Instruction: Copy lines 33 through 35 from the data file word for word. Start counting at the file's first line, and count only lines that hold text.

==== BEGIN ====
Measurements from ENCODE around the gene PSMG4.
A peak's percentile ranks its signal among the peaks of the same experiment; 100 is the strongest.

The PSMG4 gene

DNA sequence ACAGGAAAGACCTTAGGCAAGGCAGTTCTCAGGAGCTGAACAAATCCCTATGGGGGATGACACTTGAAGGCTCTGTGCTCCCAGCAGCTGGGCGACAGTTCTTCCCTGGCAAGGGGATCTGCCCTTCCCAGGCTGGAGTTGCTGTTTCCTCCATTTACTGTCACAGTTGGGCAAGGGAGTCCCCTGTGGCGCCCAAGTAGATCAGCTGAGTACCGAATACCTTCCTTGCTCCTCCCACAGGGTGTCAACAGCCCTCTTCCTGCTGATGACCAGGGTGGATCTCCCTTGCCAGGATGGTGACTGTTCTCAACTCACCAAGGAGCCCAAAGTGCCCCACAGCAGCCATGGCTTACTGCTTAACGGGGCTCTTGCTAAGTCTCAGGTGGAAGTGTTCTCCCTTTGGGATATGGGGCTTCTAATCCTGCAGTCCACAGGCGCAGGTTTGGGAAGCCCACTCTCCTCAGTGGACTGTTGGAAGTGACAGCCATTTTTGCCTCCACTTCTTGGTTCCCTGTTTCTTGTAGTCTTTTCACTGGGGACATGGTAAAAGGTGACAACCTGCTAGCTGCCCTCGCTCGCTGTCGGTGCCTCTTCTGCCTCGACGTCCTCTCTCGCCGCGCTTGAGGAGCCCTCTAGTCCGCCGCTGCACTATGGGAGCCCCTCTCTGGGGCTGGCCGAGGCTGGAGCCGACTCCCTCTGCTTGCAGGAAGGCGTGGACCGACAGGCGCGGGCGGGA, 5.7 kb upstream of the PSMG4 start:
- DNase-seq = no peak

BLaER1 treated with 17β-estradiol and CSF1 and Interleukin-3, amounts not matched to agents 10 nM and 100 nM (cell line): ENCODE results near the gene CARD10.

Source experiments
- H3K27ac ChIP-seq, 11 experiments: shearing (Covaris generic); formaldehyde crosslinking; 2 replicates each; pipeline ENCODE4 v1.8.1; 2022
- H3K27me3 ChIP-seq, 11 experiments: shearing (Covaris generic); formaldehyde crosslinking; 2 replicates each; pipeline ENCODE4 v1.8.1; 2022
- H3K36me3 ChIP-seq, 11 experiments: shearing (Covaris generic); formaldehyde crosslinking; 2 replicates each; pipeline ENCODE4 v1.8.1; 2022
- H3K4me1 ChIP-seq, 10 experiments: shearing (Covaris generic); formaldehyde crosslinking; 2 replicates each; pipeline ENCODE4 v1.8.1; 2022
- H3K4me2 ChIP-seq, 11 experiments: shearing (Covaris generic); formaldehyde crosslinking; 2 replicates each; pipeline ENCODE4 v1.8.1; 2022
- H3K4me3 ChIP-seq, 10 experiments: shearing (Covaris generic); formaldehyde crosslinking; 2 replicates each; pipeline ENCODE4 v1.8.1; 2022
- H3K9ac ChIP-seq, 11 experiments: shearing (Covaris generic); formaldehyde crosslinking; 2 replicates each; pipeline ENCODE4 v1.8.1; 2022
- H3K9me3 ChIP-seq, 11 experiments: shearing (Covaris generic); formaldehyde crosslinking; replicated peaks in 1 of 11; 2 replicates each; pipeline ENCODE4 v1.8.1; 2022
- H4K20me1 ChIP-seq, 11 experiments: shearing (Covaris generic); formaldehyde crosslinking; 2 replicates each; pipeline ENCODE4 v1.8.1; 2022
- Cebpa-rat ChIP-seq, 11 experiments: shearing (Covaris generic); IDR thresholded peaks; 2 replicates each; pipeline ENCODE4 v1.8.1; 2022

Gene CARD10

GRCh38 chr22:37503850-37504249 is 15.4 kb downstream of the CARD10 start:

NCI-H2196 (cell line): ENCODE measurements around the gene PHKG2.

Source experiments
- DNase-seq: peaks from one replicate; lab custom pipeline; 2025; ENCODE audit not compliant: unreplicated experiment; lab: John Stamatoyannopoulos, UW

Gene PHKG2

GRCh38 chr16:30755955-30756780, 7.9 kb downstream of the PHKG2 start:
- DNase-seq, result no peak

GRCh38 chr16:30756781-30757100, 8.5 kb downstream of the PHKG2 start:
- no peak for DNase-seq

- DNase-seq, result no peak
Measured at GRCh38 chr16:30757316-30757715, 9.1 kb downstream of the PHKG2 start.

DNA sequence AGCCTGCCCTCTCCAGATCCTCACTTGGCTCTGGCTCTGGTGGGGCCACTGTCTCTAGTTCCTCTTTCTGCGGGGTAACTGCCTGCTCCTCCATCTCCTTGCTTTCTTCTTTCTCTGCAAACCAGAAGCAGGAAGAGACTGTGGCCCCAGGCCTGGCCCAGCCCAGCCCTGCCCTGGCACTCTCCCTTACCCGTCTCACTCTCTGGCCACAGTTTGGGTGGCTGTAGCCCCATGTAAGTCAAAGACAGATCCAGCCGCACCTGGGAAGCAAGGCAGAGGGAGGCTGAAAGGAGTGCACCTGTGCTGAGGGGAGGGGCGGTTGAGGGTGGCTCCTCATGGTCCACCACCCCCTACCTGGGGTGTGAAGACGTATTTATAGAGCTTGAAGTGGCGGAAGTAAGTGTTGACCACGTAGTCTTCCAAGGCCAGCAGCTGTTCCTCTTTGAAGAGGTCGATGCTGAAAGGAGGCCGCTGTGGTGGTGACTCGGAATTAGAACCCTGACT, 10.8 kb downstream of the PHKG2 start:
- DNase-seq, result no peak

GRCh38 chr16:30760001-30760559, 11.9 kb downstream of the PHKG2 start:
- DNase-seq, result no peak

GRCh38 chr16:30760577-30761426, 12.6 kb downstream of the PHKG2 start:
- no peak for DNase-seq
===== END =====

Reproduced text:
- DNase-seq, result no peak

GRCh38 chr16:30760577-30761426, 12.6 kb downstream of the PHKG2 start:
- no peak for DNase-seq